Pet of the Week

This partnership between the Steven Cohen Team and the Animal Rescue League of Boston highlights animals looking for a forever home. Every week we bring you new furry, scaly, of feathery potential family members. If you think any of these animals are the right fit for your home, plan to visit them today. For more information about adoptable animals, contact the Animal Rescue League at (617) 426-9170 or visit their website.

Boston Animal Care & Adoption Center

10 Chandler Street, Boston MA 02116 

Open Tuesday – Saturday, 1-6:30PM 

Closed Mondays and Holidays

 
 
 
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Meet Bruce

Bruce is a Cuban tree frog who hitched a ride here from Florida on a shipment of flowers to a local florist. Since he was in good shape, he has gone up for adoption and is currently being housed at the Petsmart in Cambridge. We need to see a photo of the tank/habitat that he will be living in prior to going home. His adoption fee is $10.

Cuban tree frogs grow to a length of 5 inches. They don’t really enjoy being held and taken out of their cage, they will attempt to slip out of your hands and escape. If handling is necessary, keep it short and wash your hands well. Amphibians can absorb chemicals and salts through their skin so any lotion, sweat, or soap left on your hand may hurt your frog. Throughout its life, a Cuban tree frog will eat crickets, they have large appetites and should be fed as much as they will eat in 15-20 minutes three times a week. If a Cuban tree frog does not get enough to eat, they have been known to eat other frogs inside the tank, even their own kind. A 15-20 gallon tank will suit a single adult Cuban tree frog well. They should be given plenty of branches and foliage to climb upon as well as an area to swim. This swim area should be large enough for the frog to swim around a bit and just barely touch the bottom. An easy way to accomplish this is to buy a dog water bowl with a flat bottom and fill it with clean water and a couple sturdy rocks that poke above the surface. A mixture of 40% peat moss and 60% potting soil works great as a substrate, it should be about 3 inches deep. Replace the substrate once every 2-4 months. Give your frog a hide on the ground such as a store bought coconut half with an entrance cut in it or something homemade. Cuban tree frogs are ectotherms, meaning they need heat to survive. A basking spot of 80-85F should be maintained during the day on the land side of the cage. The water side does not need to be heated. At night, the heat can be turned off and they will be comfortable at room temperature. The easiest way to heat the enclosure is with and overhead bulb of about 60-80 watts, depending on the temperature of your house. To keep your Cuban tree frog happy and hydrated, the cage needs to stay at about 40-60% humidity.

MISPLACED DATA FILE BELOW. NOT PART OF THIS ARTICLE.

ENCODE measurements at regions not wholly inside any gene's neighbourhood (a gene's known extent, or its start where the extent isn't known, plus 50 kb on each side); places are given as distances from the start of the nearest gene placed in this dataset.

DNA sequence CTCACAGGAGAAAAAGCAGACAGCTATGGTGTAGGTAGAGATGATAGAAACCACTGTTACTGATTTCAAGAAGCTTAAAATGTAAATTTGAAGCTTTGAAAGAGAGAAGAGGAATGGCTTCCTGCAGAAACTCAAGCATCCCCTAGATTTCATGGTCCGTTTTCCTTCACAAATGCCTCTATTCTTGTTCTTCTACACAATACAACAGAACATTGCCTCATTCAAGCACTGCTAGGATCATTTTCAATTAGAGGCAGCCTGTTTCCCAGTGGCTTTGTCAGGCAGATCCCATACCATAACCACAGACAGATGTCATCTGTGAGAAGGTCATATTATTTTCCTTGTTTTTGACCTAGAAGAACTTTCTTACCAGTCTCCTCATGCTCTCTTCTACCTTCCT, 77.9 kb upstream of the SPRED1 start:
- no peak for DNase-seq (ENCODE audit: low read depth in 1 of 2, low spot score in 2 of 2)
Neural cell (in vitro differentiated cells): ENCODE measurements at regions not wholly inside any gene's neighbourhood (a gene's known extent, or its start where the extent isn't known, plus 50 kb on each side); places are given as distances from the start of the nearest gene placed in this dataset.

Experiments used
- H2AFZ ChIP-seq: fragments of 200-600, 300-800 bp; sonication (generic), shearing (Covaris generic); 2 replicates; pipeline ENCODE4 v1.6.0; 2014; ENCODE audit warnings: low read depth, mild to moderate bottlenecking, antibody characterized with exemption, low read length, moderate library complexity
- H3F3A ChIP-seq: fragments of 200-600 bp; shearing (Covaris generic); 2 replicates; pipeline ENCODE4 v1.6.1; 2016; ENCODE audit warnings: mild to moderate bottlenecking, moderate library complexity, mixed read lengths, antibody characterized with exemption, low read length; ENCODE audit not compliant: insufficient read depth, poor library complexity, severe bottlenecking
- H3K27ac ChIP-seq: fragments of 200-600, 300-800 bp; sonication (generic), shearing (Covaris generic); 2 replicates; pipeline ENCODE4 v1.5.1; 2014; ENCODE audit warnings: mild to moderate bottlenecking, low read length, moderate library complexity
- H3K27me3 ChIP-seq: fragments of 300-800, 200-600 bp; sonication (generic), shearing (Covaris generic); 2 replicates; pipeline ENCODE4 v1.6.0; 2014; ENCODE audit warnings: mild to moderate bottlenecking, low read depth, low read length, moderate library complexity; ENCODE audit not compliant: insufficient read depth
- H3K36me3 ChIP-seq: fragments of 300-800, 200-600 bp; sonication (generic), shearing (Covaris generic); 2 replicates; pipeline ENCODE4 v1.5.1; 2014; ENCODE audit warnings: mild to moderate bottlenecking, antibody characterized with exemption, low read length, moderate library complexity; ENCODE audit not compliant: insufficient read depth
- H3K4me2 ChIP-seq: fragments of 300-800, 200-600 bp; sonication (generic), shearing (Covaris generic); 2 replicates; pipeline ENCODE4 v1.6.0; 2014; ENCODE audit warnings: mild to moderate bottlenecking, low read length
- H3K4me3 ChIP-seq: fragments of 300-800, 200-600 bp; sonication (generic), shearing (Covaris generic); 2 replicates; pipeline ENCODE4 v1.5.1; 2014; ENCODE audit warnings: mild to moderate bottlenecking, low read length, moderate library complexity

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Meet Jojo

Jojo is a quiet, sweet, and affectionate lady who is looking for her forever home. She is a petite 4 year old spayed female boxer mix. Jojo loves being with her people, she enjoys cuddling, hanging out watching TV, and getting attention and petting from her people. She will do anything within her power to make sure she is never alone. She would do best in a home where someone will always be home with her or if she can go to work with her new owner. Going to doggy day care may also be a good option for someone who works, to limit the amount of time she will be left alone. Jojo suffers from severe separation anxiety and will likely need anti-anxiety medication as well as routine and structure for the rest of her life to build her confidence and reduce her anxiety. Jojo is the kind of dog who will warm you lap and brighten your heart.

If you think your lifestyle fits the needs of Jojo and you think she might be a good fit for your home, please visit our Boston Adoption Center to meet her!

 
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Meet Marylin

Marilyn is a spunky lady who has just started to find her voice here in our shelter. When she first came in, she was very scared and nervous around everyone. In the short month she's been with ARL and our fosters, she has grown tremendously! We are still working with her on her willingness to engage with people of her own accord, and she has already made great progress, approaching the front of her kennel to say hello when people walk by. We quickly learned that she loves to be around other dogs, and gains a ton of confidence when she has a canine friend; she would love to go home to another dog to help her continue to build her confidence. We think Marilyn would be best suited to an adult-only home with owners who are experienced with working with nervous, shy dogs and have a lot of time and patience to devote to working with her!

If you think this sweet lady is the right fit for your home, please plan a visit to our shelter today!